Many shelters will cover the treatment of a recently adopted cat but it does sound like Minerva likely has an upper respiratory infection, which are quite common in shelter settings since so many cats come and go at such high volume. Illness transmission can be rampant, particularly in the spring and summer months.
Make sure that Minerva continues eating as much as you can get her to take. Calories are very important in a cat who is ill. The liver can suffer the effects within 3 days of not eating well and in a senior cat this can be seen even more quickly if they already have pre-existing organ dysfunction (difficult to know for sure if they did not run bloodwork on her before the spay). I would personally provide pureed baby food in chicken, turkey and similar flavors. Avoid those that contain onion or garlic in the ingredient panel. I would also try liquid KMR (kitten milk replacer) to see if either of these stimulate her appetite. Often when cats are only drinking solid foods are avoided but liquid or slurry-style foods will be accepted. Calories in whatever manner they will take them, so long as they don't cause illness, is typically recommended.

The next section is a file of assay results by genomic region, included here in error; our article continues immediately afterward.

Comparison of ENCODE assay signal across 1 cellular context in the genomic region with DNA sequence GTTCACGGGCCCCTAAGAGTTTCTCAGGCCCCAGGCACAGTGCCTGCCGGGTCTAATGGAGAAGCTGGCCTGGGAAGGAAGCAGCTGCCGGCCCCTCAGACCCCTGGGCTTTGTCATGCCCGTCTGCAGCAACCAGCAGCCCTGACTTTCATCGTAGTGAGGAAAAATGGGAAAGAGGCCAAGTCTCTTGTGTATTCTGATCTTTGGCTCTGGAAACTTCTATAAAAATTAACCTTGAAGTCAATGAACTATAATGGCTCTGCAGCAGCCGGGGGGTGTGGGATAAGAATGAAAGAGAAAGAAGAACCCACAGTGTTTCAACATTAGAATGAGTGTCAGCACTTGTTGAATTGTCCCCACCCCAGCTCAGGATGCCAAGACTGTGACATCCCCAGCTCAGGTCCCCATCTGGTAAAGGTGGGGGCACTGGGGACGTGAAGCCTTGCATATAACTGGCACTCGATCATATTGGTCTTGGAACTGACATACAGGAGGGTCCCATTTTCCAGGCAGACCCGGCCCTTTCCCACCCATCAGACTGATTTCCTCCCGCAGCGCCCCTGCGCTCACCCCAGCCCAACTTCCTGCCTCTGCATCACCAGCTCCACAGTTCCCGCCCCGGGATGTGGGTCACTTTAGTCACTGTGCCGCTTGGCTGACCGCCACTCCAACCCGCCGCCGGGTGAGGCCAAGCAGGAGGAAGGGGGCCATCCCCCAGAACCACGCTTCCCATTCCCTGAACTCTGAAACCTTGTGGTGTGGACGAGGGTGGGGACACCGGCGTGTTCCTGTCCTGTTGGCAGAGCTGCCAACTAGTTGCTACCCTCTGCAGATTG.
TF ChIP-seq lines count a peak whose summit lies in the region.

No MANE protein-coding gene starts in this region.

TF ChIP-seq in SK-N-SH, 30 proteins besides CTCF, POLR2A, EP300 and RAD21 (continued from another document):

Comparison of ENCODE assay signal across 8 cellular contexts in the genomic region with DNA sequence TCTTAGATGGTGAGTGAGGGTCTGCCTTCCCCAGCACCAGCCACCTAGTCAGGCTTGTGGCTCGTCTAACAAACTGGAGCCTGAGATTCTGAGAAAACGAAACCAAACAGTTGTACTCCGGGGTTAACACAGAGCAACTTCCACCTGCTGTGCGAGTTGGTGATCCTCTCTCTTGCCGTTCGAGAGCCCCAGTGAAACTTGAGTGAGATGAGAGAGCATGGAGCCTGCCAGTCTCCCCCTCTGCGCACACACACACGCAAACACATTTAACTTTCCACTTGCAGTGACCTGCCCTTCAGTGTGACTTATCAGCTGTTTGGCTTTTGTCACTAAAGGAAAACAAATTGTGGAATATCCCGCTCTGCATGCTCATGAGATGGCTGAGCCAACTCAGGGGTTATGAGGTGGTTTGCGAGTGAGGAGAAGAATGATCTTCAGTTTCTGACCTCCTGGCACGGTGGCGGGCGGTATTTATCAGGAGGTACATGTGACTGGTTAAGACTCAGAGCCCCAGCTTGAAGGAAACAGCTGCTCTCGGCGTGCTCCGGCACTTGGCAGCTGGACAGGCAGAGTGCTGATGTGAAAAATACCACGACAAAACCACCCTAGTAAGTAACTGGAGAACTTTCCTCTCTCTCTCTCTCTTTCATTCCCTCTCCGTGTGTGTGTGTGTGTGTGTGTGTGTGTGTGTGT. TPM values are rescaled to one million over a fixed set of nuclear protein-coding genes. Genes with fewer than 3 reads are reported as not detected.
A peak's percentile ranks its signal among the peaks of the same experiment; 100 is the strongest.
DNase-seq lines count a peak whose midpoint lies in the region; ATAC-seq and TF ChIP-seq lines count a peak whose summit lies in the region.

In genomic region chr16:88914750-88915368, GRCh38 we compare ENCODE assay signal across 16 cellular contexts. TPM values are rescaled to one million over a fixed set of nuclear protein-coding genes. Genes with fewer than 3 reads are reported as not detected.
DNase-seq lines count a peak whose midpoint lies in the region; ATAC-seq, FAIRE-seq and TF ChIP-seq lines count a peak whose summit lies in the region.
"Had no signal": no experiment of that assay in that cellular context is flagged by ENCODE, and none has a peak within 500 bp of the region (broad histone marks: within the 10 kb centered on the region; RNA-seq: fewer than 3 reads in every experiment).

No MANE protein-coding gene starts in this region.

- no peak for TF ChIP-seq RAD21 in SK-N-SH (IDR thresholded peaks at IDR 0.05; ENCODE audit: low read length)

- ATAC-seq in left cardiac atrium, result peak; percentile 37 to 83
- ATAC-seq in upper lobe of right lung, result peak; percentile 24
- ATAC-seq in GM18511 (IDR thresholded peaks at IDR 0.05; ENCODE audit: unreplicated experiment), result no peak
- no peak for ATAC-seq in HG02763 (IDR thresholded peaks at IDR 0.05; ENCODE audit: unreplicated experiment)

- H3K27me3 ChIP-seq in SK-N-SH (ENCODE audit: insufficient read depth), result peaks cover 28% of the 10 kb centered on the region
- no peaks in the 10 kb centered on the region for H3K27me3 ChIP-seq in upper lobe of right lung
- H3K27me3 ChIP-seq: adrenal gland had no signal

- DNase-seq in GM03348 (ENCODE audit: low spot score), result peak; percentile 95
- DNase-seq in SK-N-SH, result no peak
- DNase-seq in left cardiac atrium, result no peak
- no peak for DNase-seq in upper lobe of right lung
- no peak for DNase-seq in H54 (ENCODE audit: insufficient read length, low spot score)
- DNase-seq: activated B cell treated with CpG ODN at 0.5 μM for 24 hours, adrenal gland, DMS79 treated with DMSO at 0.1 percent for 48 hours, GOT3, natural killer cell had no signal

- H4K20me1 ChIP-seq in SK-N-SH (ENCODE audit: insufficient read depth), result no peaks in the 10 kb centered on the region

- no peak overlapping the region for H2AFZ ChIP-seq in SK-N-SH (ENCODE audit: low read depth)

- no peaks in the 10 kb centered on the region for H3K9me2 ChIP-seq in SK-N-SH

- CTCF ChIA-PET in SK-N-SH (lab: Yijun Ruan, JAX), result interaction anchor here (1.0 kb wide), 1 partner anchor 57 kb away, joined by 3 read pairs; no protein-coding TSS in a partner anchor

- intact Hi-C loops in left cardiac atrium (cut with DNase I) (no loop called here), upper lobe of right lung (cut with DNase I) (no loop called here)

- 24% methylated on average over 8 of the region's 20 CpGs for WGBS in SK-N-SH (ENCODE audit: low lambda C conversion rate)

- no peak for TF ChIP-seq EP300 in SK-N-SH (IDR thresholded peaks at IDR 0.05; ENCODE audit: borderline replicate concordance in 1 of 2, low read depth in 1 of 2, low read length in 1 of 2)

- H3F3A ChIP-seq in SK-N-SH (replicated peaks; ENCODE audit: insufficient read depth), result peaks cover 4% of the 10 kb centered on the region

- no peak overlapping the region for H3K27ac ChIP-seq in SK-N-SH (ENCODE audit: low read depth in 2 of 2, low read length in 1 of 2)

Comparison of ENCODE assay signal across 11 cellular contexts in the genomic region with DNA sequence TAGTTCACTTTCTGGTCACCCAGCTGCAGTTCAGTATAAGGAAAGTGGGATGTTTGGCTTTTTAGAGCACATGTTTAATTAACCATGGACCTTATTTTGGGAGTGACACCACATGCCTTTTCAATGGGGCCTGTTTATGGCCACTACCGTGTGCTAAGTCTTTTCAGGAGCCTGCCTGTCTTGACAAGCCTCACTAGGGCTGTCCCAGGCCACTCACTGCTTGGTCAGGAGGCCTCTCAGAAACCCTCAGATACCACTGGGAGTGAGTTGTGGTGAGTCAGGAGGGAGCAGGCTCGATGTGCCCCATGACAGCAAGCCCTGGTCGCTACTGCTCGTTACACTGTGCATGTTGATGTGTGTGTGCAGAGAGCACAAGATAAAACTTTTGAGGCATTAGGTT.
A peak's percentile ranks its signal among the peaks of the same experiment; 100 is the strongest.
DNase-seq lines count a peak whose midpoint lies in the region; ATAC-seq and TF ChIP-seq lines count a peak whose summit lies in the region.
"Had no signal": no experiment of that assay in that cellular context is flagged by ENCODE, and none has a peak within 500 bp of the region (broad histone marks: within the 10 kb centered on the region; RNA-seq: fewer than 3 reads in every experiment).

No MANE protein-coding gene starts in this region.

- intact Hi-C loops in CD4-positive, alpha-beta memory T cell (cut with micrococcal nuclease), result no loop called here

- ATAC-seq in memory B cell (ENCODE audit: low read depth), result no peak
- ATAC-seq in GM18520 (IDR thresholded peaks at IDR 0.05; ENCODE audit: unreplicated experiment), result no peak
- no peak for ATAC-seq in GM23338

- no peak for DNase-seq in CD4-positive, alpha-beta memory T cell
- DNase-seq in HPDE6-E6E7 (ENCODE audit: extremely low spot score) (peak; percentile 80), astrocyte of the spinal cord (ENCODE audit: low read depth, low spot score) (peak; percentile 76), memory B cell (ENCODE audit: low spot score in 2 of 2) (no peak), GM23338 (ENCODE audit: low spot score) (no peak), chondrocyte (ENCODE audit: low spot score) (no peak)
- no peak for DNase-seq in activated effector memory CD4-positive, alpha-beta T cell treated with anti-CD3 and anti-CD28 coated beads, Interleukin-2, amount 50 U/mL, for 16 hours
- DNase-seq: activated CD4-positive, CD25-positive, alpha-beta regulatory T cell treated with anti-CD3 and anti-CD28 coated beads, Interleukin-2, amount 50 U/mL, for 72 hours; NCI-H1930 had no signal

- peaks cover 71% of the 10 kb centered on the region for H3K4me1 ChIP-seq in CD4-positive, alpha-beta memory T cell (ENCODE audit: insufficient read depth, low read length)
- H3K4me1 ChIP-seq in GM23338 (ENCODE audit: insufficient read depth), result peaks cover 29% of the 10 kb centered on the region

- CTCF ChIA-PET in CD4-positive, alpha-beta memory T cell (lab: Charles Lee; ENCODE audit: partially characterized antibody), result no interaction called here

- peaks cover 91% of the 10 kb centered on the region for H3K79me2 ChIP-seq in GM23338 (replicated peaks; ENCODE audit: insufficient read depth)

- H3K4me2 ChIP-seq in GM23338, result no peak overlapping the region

The shelter will likely put her on a course of antibiotics such as clavamox, amoxicillin, doxycycline or azithromycin. You may wish to talk to them about a course of appetite stimulants, as well, to help keep her appetite where it should be while she recovers from this illness.
If you do have other cats in your home, they've likely already been exposed but it would be ideal to separate them anyhow to try to limit illness transmission. This needs to continue 10 days following the total resolution of her symptoms, just in case, lest you wind up treating the same symptoms in the other felines in the home (again, which may already be a concern since they've been exposed).
If she has problems breathing, you can use saline drops in her nostrils every few hours as needed and you can also use steam therapy in the bathroom during a shower (always monitored) to help break up upper respiratory congestion. She may also benefit from OTC antihistamine therapy such as that of chlorpheniramine. You can give 1-4mg to her up to twice daily to help with congestion.
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